In 1997, however, the Virginia Department of Historic Resources yanked up the marker when it discovered that Tarleton did not camp there. It seems the myth began after Edison Moving Pictures came to town in 1912 to film Colonel Banastre Tarleton's raid and the failed capture of Jefferson, and made the oak a way station for the British troops. The movie set made its way into local lore.

 A new and improved marker, "The Farm," was erected on Jefferson Street where Tarleton actually stayed to clear up the legend. And the ancient, diseased oak became mulch.

Another controversial sign pitted UVA heavyweights against General George Custer's fan club in a semantic battle. Did Charlottesville surrender to Union troops, or was it merely occupied?

In 2000, the Little Big Horn Associates got approval from the Department of Historic Resources for a marker near UVA Chapel titled: "Charlottesville Surrendered." It detailed how on March 3, 1865, a white-handkerchief-waving delegation led by the town's mayor, Christopher Fowler, and three university representatives met the victorious Major General Custer arriving from the west, and asked for protection so the university wouldn't be torched as Virginia Military Institute had been earlier. Custer agreed, and the university was spared during the federal troops' three-day occupation.

The marker went up in summer 2000. A few months later, then-UVA Rector Jack Ackerly complained.

"I didn't think the marker belonged there," he told Coy Barefoot, who reported on the incident in C-ville Weekly in June 2001. "We had already told the [Little Big Horn Associates] that we didn't want their marker. We didn't think it belonged on university grounds. In addition, there was an inaccuracy in the language of the marker. It said that the university surrendered when in fact it did not."

Another complaint: the zealousness of the Custer contingent in documenting every move the doomed general made, when local notables Thomas Jefferson and Edgar Allan Poe still didn't have their own markers at the university. (The latter become marker-worthy in 2003 with a notice of one term at the university near his room Number 13 on the West Range.) Custer is mentioned on the "Skirmish at Rio Hill" marker, and he managed to worm his way onto the revised Tarleton marker on Jefferson Street, which notes that Custer stayed at the same residence there that Tarleton earlier occupied.

The surrender sign was removed, and a new marker went up on Route 250 near Zazus restaurant, well west of the Chapel, where the event took place. The new marker, "Union Occupation of Charlottesville," made no mention of surrender or white handkerchiefs.

"The history that gets told depends on who's telling the story, under what circumstances, and why," Barefoot wrote. "The past stays the same. It's history that changes."

The process of marker text approval is very exacting, and some historians agree that, in fact, the university did surrender. Others argued, how can a university surrender? 

Says Barefoot in a recent interview with the Hook, "We learn more about the power of telling a story because someone at UVA had the power to change the telling of the story."

That's a history lesson that won't appear on a historical marker.

The revised history of George Custer's stay is now safely away from where those events took place.


 SIDEBAR- Historical markers we'd like to see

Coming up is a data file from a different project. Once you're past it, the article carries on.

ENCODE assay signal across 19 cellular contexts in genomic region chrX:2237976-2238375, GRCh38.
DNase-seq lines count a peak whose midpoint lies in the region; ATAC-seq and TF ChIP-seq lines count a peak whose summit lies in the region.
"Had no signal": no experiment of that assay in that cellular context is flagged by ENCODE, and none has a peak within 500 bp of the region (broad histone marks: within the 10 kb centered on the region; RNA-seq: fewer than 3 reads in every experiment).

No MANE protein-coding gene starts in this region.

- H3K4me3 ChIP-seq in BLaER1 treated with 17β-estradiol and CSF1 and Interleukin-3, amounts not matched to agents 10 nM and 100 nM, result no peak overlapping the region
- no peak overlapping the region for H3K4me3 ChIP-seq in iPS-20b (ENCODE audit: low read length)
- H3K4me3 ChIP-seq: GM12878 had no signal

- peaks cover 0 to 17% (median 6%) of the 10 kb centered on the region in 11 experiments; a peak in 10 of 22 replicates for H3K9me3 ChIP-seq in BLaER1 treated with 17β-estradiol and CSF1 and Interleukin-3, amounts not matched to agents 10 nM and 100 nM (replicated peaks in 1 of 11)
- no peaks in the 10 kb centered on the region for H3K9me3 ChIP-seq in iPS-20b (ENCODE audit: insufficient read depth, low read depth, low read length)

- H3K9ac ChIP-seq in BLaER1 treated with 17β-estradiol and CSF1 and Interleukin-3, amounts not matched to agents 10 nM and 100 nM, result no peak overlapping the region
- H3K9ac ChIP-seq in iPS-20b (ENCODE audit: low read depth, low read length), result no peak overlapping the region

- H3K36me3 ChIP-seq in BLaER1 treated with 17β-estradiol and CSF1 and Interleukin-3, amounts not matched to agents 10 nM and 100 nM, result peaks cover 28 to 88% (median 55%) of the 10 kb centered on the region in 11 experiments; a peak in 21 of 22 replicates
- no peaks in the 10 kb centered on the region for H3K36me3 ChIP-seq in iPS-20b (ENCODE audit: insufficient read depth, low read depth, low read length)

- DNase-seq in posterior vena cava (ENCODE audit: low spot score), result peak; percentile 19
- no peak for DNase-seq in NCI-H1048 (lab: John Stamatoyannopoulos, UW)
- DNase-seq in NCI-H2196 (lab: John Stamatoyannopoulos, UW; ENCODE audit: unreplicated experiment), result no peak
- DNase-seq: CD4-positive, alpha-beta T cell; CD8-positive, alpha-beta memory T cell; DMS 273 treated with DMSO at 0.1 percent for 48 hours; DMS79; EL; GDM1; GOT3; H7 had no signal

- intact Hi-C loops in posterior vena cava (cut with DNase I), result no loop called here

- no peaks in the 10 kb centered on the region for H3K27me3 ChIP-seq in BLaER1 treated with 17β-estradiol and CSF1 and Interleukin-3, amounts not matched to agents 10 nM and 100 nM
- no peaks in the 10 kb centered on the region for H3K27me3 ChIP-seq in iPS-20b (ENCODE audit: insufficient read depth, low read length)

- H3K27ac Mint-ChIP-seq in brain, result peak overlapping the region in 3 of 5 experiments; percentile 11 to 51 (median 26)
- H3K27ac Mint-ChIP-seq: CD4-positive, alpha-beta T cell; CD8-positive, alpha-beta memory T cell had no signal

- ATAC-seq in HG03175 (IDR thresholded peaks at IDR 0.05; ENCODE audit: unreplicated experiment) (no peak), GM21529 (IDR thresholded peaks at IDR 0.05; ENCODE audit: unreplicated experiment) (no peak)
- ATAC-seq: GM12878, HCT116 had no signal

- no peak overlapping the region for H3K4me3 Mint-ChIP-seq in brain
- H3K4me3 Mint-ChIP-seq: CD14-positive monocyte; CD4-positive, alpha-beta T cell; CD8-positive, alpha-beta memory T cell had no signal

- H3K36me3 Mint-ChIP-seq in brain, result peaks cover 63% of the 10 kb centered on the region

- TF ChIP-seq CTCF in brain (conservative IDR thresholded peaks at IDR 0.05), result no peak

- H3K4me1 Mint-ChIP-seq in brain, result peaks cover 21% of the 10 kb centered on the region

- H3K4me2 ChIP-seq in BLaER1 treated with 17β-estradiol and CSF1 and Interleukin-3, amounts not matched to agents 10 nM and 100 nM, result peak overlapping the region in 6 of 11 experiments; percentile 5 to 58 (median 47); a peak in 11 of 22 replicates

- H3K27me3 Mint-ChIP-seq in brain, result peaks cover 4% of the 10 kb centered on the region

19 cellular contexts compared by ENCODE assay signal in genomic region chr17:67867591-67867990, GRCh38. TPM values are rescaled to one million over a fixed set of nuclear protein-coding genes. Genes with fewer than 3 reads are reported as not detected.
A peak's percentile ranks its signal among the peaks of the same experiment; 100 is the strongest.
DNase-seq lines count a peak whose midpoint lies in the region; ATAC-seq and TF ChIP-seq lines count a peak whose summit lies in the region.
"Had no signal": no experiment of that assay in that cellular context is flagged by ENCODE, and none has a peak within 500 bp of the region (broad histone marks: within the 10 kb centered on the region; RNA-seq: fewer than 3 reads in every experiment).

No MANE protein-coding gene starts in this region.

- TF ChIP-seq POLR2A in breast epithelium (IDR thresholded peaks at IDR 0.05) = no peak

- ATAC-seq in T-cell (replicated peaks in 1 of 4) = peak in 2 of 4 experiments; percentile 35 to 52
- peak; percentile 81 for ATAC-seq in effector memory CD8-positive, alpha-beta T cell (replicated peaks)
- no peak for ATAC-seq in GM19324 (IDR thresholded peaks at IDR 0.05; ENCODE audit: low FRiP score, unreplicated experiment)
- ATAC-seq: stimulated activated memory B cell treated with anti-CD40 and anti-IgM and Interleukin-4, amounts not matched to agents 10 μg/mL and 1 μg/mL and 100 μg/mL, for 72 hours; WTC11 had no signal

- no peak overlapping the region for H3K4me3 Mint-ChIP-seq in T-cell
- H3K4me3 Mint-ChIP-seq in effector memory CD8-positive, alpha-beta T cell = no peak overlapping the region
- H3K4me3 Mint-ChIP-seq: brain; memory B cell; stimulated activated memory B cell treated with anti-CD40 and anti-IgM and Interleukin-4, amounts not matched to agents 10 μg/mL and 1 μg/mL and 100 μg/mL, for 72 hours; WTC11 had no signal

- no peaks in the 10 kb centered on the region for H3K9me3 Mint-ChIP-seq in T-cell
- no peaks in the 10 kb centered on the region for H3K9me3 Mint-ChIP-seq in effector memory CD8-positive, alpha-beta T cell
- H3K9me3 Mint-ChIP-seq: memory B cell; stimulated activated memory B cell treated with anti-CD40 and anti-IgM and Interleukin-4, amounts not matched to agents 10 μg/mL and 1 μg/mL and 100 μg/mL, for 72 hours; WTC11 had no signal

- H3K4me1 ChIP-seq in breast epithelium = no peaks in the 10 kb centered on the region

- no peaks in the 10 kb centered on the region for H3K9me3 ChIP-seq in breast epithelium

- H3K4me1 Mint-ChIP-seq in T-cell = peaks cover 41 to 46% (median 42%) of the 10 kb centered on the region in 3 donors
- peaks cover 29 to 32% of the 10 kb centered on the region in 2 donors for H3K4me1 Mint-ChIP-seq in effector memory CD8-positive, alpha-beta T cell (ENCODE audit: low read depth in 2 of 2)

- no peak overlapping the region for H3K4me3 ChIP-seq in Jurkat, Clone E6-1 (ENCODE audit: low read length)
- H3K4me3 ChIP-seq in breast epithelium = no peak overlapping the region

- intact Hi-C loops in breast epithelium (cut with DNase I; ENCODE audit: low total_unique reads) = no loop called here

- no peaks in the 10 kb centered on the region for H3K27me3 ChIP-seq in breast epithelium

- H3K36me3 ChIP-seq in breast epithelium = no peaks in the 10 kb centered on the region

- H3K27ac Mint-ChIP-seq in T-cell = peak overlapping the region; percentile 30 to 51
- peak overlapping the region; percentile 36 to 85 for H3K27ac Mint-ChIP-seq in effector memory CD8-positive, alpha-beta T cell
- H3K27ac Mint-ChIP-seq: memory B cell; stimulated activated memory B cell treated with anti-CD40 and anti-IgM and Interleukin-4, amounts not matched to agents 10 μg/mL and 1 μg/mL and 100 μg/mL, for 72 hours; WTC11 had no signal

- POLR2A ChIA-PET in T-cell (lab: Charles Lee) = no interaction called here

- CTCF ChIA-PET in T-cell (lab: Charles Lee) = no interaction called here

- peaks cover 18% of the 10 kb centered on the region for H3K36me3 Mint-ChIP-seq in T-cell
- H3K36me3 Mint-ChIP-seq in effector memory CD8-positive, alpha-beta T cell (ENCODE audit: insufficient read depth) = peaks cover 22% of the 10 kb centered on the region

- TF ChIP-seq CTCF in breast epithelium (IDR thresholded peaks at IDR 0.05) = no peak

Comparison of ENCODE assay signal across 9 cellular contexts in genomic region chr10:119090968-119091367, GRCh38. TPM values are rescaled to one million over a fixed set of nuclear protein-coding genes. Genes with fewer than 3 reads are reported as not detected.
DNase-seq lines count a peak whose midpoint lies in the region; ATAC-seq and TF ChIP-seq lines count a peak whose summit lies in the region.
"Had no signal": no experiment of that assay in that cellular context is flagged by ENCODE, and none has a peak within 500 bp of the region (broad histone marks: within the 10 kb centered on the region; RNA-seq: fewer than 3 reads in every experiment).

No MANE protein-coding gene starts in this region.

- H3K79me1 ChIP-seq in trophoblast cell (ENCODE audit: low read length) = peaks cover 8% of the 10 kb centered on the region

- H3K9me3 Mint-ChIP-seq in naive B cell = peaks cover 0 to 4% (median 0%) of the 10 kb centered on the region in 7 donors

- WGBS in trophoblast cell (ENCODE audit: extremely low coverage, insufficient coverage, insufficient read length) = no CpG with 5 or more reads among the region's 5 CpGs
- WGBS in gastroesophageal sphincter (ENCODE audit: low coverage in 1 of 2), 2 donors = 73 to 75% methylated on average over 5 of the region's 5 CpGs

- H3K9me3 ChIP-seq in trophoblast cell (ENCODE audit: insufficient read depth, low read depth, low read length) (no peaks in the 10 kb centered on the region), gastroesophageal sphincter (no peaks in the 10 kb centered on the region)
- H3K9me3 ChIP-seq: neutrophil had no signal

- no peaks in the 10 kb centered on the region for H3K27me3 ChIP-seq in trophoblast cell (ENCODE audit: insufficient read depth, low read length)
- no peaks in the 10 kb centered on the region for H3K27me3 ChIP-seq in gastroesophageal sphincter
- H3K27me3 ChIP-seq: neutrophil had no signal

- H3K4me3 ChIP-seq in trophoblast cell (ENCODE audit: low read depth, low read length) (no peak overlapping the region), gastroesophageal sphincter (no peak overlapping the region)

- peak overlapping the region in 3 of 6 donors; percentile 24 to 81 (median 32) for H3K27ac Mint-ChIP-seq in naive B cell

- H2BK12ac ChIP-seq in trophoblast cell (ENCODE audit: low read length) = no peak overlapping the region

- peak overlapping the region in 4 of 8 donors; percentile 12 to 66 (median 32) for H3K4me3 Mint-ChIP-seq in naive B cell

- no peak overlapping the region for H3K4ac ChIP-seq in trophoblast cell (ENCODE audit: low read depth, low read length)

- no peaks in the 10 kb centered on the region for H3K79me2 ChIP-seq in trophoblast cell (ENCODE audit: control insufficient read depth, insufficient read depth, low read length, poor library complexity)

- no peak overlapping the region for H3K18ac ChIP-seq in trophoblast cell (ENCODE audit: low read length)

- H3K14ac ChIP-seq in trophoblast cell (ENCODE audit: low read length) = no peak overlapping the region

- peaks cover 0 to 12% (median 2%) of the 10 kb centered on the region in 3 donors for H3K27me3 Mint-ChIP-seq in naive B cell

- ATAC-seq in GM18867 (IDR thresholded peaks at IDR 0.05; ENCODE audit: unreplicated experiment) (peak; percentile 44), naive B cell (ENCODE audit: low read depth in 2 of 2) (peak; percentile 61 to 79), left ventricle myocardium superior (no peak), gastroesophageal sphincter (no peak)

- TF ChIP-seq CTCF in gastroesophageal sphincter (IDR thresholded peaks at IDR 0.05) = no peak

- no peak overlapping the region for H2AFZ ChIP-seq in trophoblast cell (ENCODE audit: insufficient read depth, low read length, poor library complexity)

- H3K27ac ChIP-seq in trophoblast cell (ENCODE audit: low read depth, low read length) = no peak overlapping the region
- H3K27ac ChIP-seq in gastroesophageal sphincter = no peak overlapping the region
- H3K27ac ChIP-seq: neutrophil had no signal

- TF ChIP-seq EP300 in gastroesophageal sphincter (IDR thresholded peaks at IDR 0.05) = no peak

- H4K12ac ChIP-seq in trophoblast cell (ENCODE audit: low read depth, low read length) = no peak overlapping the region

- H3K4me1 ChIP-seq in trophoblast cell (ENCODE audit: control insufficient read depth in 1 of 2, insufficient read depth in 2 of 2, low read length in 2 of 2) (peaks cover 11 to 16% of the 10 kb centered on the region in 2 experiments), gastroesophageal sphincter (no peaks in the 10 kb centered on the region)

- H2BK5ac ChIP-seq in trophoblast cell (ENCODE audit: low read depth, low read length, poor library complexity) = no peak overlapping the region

The Virginia Department of Historic Resources likes a good 50 years before commemorating a person, place or event as historic. Will these local sites one day bear the silver seal of history?

George Allen's office: The U.S. Senator, who lived on Montalto during his law school years, bought this historic building in 1978 as he started his law practice and his first runs for elected office. Although he hasn't lived in Charlottesville since elected Governor in 1994, he continued to own the East Jefferson Street building after starting his career in Washington.

Lane High School: A symbol of Charlottesville's segregated past, Lane was integrated in 1959, following a year of massive resistance in which the city shut down Lane and Venable Elementary rather than allow black students to attend. The building now houses Albemarle County's offices.


Trax: Dave Matthews, founder of the popular rock-jam group bearing his name, played Tuesdays at the nightclub here in the early 1990s before the band became world famous. The University of Virginia demolished the building in January 2003 to make room for its expanding medical complex. Alternate marker: Miller's restaurant.

Satyendra Huja's house: The visionary city planner urged Charlottesville to brick over its famous Downtown Mall in the mid-1970s, saving it from the dying-downtown syndrome so prevalent at the end of the 20th century. In the course of his 30 years with the city, the now-retired Huja also jump-started Charlottesville's landscaping and flowers, and its Percent for Art program that funds the city's famous Art in Place sculptures.


Charlottesville Pavilion: Coran Capshaw, the manager of the Dave Matthews Band who went on to own many commercial properties in Charlottesville, constructed the pavilion in 2005 after obtaining a long-term lease from the city. While the soaring canopy was derided as the "lobster trap," it may become the iconic landmark for the city, sorta like the Eiffel Tower for Paris– but with Lyle Lovett, James Brown, and Willie Nelson playing underneath.

C&O: Before Charlottesville became a gourmet mecca, the town was a dining backwater until 1976, when Sandy McAdams and Phillip Stafford took a former dive diner across the street from the Chesapeake and Ohio train station and made it a premier eatery. The restaurant received a rave review in the New York Times, putting Charlottesville on the culinary map.

The Ark: Crozet was just a sleepy village when a movie called Evan Almighty was filmed here in 2006 and the ark was constructed as part of its set. After Evan, could Crozet became a popular location for movies, leading to the moniker of "Hollywood East"?

Vinegar Hill: The Omni Hotel stands on what was once part of Main Street, where many African-American businesses stood, until city fathers razed them and the rest of the neighborhood in the mid-1960s, as part of a popular concept at that time called "urban renewal."

The Hampton Inn: Thanks to the sleuthing of a USA Today reporter, historians at Monticello now believe that Sally Hemings, the slave/mistress of Thomas Jefferson, lived and is probably also buried at the corner of West Main and 10th streets, today the site of the Hampton Inn. However, the wording for this historic marker could turn into a multi-year controversy!


1 comment

The City did not shut down Lane and Venable. The State of Virginia closed them.